“Stop, stop right here” was the declarative statement of the 26-year-old photographer leading the charge up Vail Mountain. Like a dutiful soldier, your scribe froze in his tracks. I looked around expecting to see wildlife. None was present. Instead, my New York City-based son was snapping pictures of the exposed roots of Aspen trees along our path.
“Aspen roots grow horizontally and connect with each other,” said the writing team member of NBC’s Late Night With Seth Myers. He was capturing on film the complex entanglement of tree roots that resembled beehive honeycombs.
While a father watched a son express a passion and talent through photography, the old man’s mind wandered to the state of our world today in the wake of Dallas, Minneapolis and Baton Rouge. A nation in turmoil because we have lost our way when it comes to connecting with one another.
We need to be like Aspens, and reach out to one another for support or we will topple.
A few days later during Kyle’s week-long visit to Colorado, many of us attended a Colorado Rockies' baseball game at Coors Field. While we sat in the stands on a beautiful Centennial State summer evening, the quick-witted offspring began telling stories to his girlfriend about the Rockies’ improbable 2007 run to the World Series. “I can remember Matt Holiday’s slide into home plate, the Rockies refusing to lose in September in making the playoffs and their long layoff before playing the (Boston) Red Sox in the World Series.” He has a good memory.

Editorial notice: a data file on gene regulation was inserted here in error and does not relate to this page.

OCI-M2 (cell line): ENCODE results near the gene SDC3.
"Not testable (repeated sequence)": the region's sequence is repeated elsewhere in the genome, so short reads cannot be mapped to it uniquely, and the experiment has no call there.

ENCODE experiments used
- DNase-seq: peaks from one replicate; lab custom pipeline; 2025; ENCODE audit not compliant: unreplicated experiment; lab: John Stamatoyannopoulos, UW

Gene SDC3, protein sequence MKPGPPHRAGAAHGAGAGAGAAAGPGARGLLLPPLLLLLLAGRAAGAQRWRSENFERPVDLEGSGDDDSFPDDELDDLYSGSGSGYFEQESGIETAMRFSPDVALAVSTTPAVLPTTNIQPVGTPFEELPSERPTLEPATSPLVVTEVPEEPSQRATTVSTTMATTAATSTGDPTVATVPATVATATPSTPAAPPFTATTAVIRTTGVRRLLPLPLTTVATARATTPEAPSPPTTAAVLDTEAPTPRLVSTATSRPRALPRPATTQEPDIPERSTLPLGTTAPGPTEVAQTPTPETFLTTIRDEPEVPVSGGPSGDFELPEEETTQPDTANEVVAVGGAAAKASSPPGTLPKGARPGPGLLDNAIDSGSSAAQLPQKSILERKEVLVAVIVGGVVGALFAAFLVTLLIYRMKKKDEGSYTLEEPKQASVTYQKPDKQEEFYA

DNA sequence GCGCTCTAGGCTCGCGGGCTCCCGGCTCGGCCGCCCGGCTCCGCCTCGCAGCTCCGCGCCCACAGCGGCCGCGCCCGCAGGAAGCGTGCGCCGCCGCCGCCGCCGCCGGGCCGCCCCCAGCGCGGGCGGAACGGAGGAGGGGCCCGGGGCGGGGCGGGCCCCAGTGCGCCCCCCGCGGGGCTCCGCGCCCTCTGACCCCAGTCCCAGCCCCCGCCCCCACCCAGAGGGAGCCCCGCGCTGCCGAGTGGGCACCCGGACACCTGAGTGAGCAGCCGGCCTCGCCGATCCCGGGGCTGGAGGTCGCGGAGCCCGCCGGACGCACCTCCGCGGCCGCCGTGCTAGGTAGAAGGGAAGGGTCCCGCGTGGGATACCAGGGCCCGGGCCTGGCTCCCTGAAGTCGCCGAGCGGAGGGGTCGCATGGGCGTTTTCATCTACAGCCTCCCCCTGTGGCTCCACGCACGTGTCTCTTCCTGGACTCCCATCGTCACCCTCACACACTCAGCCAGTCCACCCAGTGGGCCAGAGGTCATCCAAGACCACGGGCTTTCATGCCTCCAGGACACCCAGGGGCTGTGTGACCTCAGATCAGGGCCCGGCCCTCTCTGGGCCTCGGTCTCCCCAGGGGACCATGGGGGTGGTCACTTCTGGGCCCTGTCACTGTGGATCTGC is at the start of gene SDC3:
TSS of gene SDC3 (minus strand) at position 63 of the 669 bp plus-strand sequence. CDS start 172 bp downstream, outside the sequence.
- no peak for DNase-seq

For the record that year, down the stretch the Rockies won 21 of 22 games to earn a playoff berth and spot in the World Series where they were swept by the boys from Beantown. It was an amazing example of the possibilities present when a group comes together, sets personal egos aside and works for the greater good.
We need to be like the 2007 Rockies and embrace the value of teamwork in resolving our social issues that have a nation on edge.
The importance of teamwork was emphasized 3,000 years ago from one of the world’s most recognized philosophers. King Solomon, considered one of the wisest person’s in recorded history, sounded a clarion call when he wrote about venturing too far from our native villages, offering: “One will be overpowered, two can defend themselves, but a cord of three strands is not easily broken.”
It’s the spiritual foundation of the wellness outreach movement A Stronger Cord. Folks, it doesn’t matter if we’re black, white or brown; live in a mission, mansion or on Main Street, we need to realize societal challenges of homelessness, poverty, income inequality or racism will only be solved collectively by investing time in one another.
The reminders, snapshots, come from nature, sports teams and historical figures. The venues change but the strategy is the same. Success in life is a team effort that recognizes race, religion and socio-economic differences as opportunities not obstacles to build a stronger cord to one another.